view of a snow covered mountain through a tunnel
Rather than viewing digital policies as restrictions, see them as a framework through which you can expand your horizons PHOTO: Thomas Kelley

When you were a kid, your mother probably told you not to do certain things because they were too dangerous. And that was a reasonable response if you were five years old and wanted to jump off the roof to see if you could fly.

But that sort of all-or-nothing approach is too simplistic for business leaders trying to find the innovation sweet spot between reticence and recklessly throwing caution to the wind. That’s because either extreme can lead to disaster.

History provides great examples. At one end of the spectrum, there’s Kodak. The film photography giant could have been the pioneer that disrupted the industry with digital photography technology. Instead, Kodak chose to play it safe and didn’t pursue the new technology, and digital photography eventually became its undoing.

At the other end of the spectrum, you have examples like Microsoft Bob. Bob was a user-friendly interface for Windows, but Microsoft launched it before most home computers had the power to run it (something the company should have known). That turned out to be a fatal miscalculation that led to Bob’s demise after only one year on the market.

One company backed away from risk. The other embraced it a little too enthusiastically and failed to recognize what should have been an obvious constraint.

You could argue, of course, that neither company could have predicted the future. But that’s not quite true. Futurist Daniel Burrus is known for encouraging companies to mitigate the risks inherent in innovation by first identifying what he calls “hard trends” and “soft trends.” Hard trends are things that, based on hard data and projections, will definitely happen. In other words, for better or worse, hard trends point toward a future that cannot be changed. Soft trends, on the other hand, are things that look likely, but are still open to influence from various factors.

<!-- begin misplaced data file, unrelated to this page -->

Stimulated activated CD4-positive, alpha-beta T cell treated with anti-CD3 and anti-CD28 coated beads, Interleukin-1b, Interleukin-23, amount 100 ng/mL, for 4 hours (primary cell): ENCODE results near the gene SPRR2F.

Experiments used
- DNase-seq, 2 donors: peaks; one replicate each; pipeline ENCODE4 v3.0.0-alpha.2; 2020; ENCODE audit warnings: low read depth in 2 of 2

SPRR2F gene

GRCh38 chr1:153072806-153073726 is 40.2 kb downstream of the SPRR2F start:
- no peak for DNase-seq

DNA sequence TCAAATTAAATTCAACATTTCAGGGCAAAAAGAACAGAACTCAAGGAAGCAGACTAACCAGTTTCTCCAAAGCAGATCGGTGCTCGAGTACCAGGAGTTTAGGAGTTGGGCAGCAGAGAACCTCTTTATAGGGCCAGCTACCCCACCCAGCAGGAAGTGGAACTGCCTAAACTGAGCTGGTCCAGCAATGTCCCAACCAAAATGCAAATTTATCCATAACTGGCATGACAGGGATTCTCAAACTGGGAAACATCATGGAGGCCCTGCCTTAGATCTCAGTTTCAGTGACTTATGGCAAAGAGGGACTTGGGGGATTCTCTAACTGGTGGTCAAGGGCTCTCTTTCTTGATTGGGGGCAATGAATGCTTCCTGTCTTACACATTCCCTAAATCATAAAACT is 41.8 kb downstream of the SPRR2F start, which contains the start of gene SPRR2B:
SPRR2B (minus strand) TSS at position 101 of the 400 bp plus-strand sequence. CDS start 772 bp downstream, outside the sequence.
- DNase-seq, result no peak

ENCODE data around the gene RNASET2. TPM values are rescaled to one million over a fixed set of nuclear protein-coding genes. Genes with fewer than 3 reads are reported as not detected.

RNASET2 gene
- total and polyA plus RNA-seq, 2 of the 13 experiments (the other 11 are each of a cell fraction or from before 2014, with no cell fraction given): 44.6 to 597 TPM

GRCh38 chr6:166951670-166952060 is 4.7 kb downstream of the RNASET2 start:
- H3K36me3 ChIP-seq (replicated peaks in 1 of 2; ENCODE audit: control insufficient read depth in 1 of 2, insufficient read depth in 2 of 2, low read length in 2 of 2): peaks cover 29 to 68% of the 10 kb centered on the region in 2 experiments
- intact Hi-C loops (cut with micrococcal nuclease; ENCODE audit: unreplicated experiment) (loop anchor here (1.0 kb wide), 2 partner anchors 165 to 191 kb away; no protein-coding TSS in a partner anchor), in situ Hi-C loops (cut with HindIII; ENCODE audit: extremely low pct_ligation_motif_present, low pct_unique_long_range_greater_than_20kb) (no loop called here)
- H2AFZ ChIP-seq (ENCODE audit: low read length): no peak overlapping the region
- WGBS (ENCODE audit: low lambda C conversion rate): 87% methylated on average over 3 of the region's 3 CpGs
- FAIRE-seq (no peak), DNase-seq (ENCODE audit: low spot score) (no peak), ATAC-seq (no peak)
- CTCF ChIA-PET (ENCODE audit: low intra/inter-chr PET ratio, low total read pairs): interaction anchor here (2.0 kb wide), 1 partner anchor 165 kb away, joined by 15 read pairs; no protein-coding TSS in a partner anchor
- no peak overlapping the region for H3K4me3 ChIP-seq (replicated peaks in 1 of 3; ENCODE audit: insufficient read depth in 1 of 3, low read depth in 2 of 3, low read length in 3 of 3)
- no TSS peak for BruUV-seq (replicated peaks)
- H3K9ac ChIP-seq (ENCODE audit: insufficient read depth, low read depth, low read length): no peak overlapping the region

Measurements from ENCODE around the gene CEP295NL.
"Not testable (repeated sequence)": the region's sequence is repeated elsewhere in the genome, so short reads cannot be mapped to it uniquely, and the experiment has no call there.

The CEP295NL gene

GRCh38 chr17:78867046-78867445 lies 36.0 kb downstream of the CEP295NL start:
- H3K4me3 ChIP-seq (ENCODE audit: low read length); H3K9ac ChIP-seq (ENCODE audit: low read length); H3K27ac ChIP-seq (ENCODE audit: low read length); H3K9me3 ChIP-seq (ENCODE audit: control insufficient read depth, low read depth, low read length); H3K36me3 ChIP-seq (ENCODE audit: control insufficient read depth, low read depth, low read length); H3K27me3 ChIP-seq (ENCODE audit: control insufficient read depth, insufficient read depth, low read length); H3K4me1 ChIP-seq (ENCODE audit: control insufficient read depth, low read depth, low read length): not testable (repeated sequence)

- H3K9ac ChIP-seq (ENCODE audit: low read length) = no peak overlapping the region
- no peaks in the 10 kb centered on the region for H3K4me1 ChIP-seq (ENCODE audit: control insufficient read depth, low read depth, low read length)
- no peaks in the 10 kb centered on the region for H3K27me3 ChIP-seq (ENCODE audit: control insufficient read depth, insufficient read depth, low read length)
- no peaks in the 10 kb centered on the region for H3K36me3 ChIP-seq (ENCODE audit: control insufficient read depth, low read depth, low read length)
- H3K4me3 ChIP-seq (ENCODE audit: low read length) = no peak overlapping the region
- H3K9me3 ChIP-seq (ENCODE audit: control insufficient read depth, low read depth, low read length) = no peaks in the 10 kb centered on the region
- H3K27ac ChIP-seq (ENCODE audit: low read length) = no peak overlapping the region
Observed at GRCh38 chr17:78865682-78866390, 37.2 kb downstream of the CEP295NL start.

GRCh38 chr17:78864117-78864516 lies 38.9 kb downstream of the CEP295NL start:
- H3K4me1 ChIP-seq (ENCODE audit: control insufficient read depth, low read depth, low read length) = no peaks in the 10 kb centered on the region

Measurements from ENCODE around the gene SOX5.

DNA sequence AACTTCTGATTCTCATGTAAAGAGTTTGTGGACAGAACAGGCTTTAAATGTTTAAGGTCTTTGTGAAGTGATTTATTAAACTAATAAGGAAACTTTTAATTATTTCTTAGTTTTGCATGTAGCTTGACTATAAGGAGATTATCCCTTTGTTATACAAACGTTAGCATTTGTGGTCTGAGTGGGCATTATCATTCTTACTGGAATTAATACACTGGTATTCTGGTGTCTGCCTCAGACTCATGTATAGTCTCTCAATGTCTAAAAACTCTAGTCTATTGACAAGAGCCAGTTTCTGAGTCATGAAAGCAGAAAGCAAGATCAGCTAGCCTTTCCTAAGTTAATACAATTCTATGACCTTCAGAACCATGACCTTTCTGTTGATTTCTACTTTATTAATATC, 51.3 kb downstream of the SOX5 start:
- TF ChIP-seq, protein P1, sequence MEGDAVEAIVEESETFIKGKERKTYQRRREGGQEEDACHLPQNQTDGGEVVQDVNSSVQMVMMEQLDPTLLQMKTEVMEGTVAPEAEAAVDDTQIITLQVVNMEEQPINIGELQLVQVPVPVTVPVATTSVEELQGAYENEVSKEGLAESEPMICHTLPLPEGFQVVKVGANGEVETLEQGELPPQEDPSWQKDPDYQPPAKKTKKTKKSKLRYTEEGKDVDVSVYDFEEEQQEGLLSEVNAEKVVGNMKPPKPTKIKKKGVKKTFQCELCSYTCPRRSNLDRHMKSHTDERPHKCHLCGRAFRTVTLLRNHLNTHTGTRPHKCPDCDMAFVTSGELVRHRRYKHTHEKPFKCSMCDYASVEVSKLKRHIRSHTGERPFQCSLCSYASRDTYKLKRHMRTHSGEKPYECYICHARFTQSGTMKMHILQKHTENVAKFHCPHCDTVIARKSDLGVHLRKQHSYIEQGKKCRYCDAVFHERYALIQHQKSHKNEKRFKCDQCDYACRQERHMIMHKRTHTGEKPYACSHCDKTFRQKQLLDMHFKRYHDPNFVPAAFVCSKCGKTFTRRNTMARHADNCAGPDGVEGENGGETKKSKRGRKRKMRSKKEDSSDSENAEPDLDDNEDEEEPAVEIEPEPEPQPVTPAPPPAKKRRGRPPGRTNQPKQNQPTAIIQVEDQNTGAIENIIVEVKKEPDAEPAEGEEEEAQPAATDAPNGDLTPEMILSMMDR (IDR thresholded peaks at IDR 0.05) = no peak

Opportunity and Risk in the Digital World

Many businesses see the digital world as the last frontier: a great unknown bursting with both risk and opportunity. Burrus’s approach, however, can help identify some of those unknowns by pinpointing which parts of the future we can be right about. In turn, this allows the business to see disruptions before they take place and inform strategies based on select certainties.

The key to framing digital opportunity and risk for an organization is to appropriately identify those things that are hard trends — those that are based on measurable, tangible and fully predictable facts, events or objects. Those hard trends ought to be the basis for a digital strategy that can be realized and balanced with risks presented by the soft trends. Soft trends for the business are those projections that are based on metrics or some type of indicator that gives the appearance of being predictable, but in reality — or in the future — may not be. In other words, soft trends appear to be things occurring on a trajectory, but they can (and likely will) evolve in the future and therefore ought not to be incorporated into the business strategy with certainty.

Let’s look at examples of both hard and soft trends, according to Burrus.

Digital Hard Trends

There are a few things we know for sure, because they’re based on hard data and are projected to occur because there is so much momentum in areas such as society, financial systems, politics or governing mechanisms that they will not be reversed. Here are some examples:

  • The rate of technological advancement will continue to increase.
  • It will become increasingly difficult to opt out of participating in the digital realm.
  • Cyberattacks will continue to increase in both number and ingenuity.
  • Digital regulation will continue to increase.

In other words, these are realities that your business faces, and they are here to stay.

Digital Soft Trends

On the other hand, we have soft trends, which are projected to occur based on tangible or predictable facts but are not guaranteed and thus they might develop in the digital sphere — or they might not. They include examples such as these:

  • There will be a greater reliance on cryptocurrency.
  • Mobile and voice will overtake personal computers.